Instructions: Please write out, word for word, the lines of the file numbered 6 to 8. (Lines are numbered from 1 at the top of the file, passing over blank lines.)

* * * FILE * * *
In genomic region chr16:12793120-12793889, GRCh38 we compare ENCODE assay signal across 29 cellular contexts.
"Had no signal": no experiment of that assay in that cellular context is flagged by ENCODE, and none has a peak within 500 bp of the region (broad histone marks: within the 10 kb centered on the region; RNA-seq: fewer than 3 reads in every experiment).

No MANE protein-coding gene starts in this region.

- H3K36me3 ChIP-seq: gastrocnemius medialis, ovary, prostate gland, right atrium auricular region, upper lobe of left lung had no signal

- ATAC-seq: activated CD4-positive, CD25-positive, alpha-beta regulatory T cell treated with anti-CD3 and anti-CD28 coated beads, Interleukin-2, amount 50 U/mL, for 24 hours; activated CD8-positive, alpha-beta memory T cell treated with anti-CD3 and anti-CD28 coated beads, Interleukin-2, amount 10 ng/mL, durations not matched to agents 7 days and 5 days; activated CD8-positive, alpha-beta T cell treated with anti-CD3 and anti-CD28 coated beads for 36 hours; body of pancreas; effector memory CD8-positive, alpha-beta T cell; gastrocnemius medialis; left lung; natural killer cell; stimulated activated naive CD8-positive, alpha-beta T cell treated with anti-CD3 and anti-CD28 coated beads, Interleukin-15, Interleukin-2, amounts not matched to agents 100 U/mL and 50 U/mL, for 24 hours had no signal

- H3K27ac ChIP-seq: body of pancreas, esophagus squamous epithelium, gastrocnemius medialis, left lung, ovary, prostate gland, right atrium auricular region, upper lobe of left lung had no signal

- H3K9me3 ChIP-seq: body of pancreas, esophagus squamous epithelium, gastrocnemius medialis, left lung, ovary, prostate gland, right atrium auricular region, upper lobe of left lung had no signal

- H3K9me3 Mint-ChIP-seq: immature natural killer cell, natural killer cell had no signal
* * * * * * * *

- H3K27ac ChIP-seq: body of pancreas, esophagus squamous epithelium, gastrocnemius medialis, left lung, ovary, prostate gland, right atrium auricular region, upper lobe of left lung had no signal

- H3K9me3 ChIP-seq: body of pancreas, esophagus squamous epithelium, gastrocnemius medialis, left lung, ovary, prostate gland, right atrium auricular region, upper lobe of left lung had no signal

- H3K9me3 Mint-ChIP-seq: immature natural killer cell, natural killer cell had no signal